The Committee also cautioned however, as it has in other opinions, about the “continuing problem with public perception,” and that, although the organization’s bylaws may proscribe certain activities, the actual practices of the organization may differ, placing the judge in an awkward position (citing Fla. JEAC Op. 94-27, discussed above). Accordingly, the Committee concluded its Opinion by advising that “the inquiring judge needs to be ‘constantly on guard not to be placed in a partisan position or act for the political advantage of a person or party.’” (quoting from Fla. JEAC Op. 95-01).
Finally, in Fla. JEAC Op. 04-09 (Election) the Committee advised that a candidate for judicial election may not directly or indirectly solicit or take any affirmative action to obtain the endorsement of a major political party, opining that to do so would violate Canon 7, Fla. Code Jud. Conduct, as well as Section 105.071(1), Florida Statutes.
Addressing the questions presented here, the Committee first notes that the website materials provided by the candidate suggest that the local Patriots group is an organization similar in mission and vision to the Tea Party Patriots organization, and so the Committee reaches the same conclusion discussed herein as to both organizations.
The Tea Party Patriots’ national website, provided by the candidate, states that its mission is to “attract, educate, organize and mobilize our fellow citizens to secure public policy consistent with our three core values of Fiscal Responsibility, Constitutionally Limited Government and Free Markets.” The website further states that its philosophy is to “recognize and support the strength of grassroots organization powered by activism and civic responsibility at a local level.”
The website material provided regarding the local Patriots group states that it is comprised of local citizens sharing a common passion for liberty and limited government, which believes that the Constitution of the United States maintains the powers of government are only those granted within the Constitution. Its mission includes, among other activities, “[t]o monitor, report and present evidence of encroachment upon Constitutional Liberty.” The organization’s pledge is “I will do all within my power to preserve, protect and hold government accountable to the United States Constitution. I will educate myself on the United States Constitution, whereas I may be able to defend the same against all usurpation’s [sic].”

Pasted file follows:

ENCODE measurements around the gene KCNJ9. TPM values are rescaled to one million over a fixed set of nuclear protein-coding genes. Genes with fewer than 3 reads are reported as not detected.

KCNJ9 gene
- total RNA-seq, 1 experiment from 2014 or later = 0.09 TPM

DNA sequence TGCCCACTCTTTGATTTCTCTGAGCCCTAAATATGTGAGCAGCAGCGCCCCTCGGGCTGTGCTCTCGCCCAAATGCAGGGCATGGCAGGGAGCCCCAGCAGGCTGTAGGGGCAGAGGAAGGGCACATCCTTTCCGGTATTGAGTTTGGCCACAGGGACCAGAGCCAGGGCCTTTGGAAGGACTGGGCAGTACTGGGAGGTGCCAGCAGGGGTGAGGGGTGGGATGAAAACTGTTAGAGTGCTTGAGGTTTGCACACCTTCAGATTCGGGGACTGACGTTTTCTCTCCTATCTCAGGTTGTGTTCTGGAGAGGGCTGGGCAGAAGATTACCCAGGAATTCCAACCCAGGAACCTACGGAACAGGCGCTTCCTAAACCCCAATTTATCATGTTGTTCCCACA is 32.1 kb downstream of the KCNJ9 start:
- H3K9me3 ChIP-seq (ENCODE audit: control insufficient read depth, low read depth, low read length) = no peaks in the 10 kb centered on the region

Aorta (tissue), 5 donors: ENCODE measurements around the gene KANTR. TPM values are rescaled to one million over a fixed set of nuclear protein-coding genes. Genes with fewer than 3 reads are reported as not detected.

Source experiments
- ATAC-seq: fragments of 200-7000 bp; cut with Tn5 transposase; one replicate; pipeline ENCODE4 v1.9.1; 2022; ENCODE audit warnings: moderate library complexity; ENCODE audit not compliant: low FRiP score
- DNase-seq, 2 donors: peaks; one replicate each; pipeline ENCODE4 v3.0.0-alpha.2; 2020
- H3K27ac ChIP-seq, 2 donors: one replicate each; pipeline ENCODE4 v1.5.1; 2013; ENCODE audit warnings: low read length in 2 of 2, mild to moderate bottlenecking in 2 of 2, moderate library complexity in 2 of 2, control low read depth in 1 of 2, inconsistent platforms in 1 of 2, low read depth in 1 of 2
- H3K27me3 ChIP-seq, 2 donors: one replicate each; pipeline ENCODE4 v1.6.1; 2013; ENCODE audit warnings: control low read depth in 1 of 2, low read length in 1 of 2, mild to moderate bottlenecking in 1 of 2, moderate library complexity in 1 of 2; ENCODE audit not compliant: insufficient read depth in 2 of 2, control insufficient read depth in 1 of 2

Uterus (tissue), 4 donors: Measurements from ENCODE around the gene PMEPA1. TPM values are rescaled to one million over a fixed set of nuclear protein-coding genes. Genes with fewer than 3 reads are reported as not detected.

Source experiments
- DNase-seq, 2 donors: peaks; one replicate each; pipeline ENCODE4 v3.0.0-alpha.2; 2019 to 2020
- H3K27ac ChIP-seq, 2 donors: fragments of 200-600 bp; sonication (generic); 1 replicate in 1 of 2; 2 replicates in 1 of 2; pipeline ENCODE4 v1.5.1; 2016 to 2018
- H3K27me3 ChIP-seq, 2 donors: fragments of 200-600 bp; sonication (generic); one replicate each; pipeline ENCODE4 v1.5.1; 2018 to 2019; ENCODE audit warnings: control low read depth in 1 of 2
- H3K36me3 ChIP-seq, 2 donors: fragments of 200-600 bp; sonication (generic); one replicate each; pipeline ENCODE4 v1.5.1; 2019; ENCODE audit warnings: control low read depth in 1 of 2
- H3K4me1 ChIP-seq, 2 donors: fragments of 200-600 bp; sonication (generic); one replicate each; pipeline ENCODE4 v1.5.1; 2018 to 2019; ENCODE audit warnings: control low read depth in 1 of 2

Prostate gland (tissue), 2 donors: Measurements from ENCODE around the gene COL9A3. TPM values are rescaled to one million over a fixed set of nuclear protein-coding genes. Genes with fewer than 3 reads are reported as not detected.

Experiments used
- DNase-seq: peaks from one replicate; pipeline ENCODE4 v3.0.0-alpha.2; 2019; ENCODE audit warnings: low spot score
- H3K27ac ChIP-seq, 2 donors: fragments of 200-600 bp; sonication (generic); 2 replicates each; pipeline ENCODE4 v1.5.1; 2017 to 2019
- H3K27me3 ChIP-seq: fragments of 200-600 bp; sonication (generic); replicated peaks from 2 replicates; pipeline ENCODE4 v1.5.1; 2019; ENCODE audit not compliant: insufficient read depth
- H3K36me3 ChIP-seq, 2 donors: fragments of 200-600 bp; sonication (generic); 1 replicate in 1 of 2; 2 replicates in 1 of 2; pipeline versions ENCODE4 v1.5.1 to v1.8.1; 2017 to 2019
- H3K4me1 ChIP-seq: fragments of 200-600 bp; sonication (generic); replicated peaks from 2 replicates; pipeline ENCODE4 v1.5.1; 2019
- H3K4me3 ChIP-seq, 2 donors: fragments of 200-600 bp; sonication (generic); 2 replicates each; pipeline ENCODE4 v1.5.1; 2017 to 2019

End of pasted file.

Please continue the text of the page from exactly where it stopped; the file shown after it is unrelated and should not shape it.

Based on the materials submitted by the candidate regarding these organizations, it appears to the Committee that these Patriots gatherings either are associated with, or may be perceived as being associated with, what has become known as the Tea Party movement. There appear to be a number of political organizations using the name Tea Party, as well as a political party registered with the Florida Department of State as the Tea Party. Based on the well-publicized political activism and ongoing participation in current political electoral processes of the Tea Party on both a national and local level -- either as a grass roots movement or as a registered political party -- the Committee believes that the candidate should treat the gatherings of both of these Patriots groups as political party functions.